WAG’s activity oscillated between sporadic forays into anarchist community organising and involvement in mass actions taking place across London. This inability to commit to either/or was something we have struggled with throughout our history. There were times when WAG was a militant local anarchist group, taking part in mass squatting actions, supporting local strikes, clandestine action, local demos, anti-fascism, organising the Spitalfields Fair, screening films, hosting benefits, local radical history walks and promoting our ideas with a free paper. But as one of the only Anarchist groups in London stepping out and really saying something, WAG was essentially a first point of contact for anyone in London who wanted to meet likeminded people. This was an exhausting and exhilarating model – a load of up-for-it people from all over London moving from one crazy event to another – all the time being surprised by the magnitude and militancy of each action and the controversy our involvement caused.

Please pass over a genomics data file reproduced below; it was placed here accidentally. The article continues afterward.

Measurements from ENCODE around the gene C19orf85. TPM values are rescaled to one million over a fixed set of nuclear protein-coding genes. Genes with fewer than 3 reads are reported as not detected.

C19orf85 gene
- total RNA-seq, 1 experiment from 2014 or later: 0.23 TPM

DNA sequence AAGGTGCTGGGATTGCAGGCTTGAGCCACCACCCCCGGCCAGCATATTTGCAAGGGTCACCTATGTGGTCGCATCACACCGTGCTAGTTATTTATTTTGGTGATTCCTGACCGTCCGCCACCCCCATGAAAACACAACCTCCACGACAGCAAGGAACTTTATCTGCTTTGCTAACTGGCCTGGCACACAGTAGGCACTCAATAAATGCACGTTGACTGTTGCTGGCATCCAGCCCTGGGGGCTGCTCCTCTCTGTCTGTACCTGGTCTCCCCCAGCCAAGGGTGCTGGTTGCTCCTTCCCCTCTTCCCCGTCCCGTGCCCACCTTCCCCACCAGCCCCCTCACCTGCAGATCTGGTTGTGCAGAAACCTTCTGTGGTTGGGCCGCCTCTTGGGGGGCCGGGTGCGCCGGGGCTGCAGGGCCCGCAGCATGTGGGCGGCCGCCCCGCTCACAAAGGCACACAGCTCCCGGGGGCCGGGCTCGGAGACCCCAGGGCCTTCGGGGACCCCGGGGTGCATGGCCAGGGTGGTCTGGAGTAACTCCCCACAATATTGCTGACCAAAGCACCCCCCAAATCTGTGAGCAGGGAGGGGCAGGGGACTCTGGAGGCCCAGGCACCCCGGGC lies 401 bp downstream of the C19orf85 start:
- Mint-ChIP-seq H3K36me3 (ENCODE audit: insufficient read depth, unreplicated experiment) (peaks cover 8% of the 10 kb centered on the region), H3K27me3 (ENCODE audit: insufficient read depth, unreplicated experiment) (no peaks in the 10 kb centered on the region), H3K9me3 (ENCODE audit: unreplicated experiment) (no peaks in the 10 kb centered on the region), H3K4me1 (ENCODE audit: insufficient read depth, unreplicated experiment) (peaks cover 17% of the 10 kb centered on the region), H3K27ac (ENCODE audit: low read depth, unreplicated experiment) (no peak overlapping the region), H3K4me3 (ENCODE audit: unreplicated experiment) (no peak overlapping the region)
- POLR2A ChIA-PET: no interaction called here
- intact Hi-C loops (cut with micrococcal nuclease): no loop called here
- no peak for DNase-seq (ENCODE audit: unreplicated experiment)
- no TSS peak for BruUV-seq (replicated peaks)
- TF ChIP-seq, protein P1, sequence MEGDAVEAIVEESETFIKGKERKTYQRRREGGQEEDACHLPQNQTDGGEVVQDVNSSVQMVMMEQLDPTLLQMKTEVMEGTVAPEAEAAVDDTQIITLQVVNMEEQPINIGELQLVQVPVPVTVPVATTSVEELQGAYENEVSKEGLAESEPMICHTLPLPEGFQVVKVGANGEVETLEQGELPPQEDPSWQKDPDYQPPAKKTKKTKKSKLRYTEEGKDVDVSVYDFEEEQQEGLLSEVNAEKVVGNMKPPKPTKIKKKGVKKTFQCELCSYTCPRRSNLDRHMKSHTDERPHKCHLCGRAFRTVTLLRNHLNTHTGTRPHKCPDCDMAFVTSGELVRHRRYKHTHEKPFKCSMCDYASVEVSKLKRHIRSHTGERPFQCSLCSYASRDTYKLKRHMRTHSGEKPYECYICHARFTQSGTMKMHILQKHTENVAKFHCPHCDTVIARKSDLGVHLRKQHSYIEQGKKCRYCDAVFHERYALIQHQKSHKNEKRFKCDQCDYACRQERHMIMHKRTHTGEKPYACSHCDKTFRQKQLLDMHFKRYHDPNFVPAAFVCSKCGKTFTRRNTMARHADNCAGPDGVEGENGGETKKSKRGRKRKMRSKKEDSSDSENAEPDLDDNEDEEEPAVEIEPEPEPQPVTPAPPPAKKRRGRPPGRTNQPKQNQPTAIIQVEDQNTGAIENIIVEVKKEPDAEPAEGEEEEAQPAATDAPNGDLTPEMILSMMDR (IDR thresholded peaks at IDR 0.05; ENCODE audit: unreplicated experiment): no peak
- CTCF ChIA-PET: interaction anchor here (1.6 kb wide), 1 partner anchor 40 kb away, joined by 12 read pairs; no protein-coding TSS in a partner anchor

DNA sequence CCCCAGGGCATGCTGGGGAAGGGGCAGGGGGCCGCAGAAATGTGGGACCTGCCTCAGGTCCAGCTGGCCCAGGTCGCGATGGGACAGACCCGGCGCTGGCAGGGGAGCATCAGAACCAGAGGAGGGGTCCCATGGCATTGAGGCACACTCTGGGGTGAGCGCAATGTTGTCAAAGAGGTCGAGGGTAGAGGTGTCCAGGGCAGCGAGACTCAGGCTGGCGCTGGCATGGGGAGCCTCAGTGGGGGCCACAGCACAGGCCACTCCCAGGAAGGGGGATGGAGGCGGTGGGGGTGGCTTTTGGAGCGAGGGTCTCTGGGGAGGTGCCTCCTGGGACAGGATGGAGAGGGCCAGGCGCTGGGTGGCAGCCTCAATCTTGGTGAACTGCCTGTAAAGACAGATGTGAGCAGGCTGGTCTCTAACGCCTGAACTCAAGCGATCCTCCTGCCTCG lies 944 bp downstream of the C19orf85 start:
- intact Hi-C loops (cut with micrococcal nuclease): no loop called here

Then came the trashing of Tory Party HQ at Millbank and the beginning of a mass movement against austerity in the UK. WAG members were in the media defending the actions of the students on the day, getting involved in occupations, legal support, counter-surveillance, direct action, union organising and town hall actions. As individuals, we had never been busier. But WAG, as a group, was surprisingly inactive. One thing became clear to us throughout this process: WAG was a means of co-ordinating the efforts and ideas of it’s members to the fullest extent in an increasingly political environment – but one that remained, nonetheless, a political vacuum. However, it was failing to do the same in this new, highly politicised London.